The NIH, in partnership with USAID, the CDC, the EPA and the Global Alliance for Clean Cookstoves (GACC), launched a Clean Cooking Implementation Science Network (ISN) to advance the science of uptake and scale-up of clean cooking technology in the developing world. Sustained, near-exclusive use of clean cooking technology is understood to be key to improving multiple important health outcomes by reducing exposure to household air pollution.
About the Clean Cooking ISN
Hosted by the Center for Global Health Studies (CGHS) at Fogarty, and supported by the NIH Common Fund, the primary goal of the Clean Cooking ISN is to advance the scientific understanding of how to implement evidence-based clean cooking interventions to maximize their benefits to the health and longevity of populations in low- and middle-income countries (LMICs).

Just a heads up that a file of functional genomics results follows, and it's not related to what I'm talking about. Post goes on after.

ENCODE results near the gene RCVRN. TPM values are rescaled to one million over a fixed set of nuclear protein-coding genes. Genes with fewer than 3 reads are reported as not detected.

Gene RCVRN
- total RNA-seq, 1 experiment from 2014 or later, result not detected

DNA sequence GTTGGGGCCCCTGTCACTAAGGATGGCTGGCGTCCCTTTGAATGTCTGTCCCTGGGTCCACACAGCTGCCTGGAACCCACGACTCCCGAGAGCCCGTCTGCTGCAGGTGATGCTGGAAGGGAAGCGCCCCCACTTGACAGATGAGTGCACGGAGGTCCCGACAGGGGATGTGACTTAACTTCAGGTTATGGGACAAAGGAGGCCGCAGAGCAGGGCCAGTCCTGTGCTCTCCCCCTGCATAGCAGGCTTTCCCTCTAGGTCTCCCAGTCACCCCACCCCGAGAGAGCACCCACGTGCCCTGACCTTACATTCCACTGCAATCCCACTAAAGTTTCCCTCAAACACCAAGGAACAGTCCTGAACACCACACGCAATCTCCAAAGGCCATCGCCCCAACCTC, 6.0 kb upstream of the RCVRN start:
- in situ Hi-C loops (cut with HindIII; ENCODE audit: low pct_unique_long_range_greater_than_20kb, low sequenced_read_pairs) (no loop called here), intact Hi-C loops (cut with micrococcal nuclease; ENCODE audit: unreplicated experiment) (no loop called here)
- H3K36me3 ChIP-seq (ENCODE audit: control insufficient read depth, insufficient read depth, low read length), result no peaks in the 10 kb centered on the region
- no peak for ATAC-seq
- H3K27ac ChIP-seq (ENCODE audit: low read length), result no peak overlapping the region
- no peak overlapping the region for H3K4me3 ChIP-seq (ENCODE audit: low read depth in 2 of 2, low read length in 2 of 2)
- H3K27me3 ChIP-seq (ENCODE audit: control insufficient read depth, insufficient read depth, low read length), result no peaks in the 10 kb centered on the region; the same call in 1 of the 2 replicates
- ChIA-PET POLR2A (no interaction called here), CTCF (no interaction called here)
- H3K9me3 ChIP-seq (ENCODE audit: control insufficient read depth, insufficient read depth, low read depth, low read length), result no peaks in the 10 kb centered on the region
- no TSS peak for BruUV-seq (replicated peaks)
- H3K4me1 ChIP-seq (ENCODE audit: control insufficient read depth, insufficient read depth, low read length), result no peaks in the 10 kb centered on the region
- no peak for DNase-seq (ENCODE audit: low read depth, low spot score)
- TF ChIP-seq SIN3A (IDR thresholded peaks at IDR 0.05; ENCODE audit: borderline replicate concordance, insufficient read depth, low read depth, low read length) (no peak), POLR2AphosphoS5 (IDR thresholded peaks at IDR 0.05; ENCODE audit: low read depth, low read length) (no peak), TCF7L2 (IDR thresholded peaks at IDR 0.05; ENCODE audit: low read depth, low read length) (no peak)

Significant implementation challenges exist in the clean cooking arena concerning the adoption and use of technologies that reduce pollutant exposures sufficiently to achieve health benefits. These challenges can multiply when the goal is scaling up these technologies. Successful scale-up will depend on understanding the complex interplay among multiple environmental, economic, behavioral and other setting-specific factors.
To meet its objectives, the Clean Cooking ISN aims to foster collaboration among researchers and implementers. Each year since 2016, the Network has supported projects designed to advance the science of clean cooking implementation at scale.
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